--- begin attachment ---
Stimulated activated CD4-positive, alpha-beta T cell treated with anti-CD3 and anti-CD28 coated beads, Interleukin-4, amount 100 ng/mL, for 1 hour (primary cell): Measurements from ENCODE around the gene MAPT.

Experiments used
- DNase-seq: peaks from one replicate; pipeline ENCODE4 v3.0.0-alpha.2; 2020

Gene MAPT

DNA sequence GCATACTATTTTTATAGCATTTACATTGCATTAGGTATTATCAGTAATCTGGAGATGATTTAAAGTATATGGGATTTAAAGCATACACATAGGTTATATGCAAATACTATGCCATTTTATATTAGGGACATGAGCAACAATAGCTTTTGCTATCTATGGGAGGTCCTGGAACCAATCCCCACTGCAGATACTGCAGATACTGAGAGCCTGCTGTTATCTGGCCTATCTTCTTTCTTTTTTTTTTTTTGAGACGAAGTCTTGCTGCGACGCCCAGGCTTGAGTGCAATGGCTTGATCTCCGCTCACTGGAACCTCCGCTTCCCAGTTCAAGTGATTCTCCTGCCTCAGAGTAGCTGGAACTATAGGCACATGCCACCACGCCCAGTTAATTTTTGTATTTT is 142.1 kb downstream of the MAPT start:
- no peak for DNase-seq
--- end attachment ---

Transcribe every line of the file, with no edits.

Stimulated activated CD4-positive, alpha-beta T cell treated with anti-CD3 and anti-CD28 coated beads, Interleukin-4, amount 100 ng/mL, for 1 hour (primary cell): Measurements from ENCODE around the gene MAPT.

Experiments used
- DNase-seq: peaks from one replicate; pipeline ENCODE4 v3.0.0-alpha.2; 2020

Gene MAPT

DNA sequence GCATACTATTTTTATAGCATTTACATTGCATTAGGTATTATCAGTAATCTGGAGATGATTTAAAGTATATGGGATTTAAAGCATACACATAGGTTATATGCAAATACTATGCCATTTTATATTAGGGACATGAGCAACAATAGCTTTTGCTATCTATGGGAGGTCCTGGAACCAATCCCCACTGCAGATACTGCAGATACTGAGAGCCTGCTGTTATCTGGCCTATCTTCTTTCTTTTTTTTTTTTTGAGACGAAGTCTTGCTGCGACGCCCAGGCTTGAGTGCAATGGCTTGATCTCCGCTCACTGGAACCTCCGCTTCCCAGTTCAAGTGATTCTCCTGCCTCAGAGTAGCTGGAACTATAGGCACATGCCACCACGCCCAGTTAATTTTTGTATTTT is 142.1 kb downstream of the MAPT start:
- no peak for DNase-seq